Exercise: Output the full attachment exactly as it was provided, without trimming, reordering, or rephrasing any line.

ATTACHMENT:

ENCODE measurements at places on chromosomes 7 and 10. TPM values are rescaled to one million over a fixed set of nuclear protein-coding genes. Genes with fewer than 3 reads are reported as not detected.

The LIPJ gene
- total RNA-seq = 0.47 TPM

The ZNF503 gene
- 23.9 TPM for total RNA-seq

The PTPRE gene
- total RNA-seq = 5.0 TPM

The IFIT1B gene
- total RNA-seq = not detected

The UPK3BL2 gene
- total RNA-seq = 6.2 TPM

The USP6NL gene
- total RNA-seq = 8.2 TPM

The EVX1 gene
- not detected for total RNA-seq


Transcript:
ENCODE measurements at places on chromosomes 7 and 10. TPM values are rescaled to one million over a fixed set of nuclear protein-coding genes. Genes with fewer than 3 reads are reported as not detected.

The LIPJ gene
- total RNA-seq = 0.47 TPM

The ZNF503 gene
- 23.9 TPM for total RNA-seq

The PTPRE gene
- total RNA-seq = 5.0 TPM

The IFIT1B gene
- total RNA-seq = not detected

The UPK3BL2 gene
- total RNA-seq = 6.2 TPM

The USP6NL gene
- total RNA-seq = 8.2 TPM

The EVX1 gene
- not detected for total RNA-seq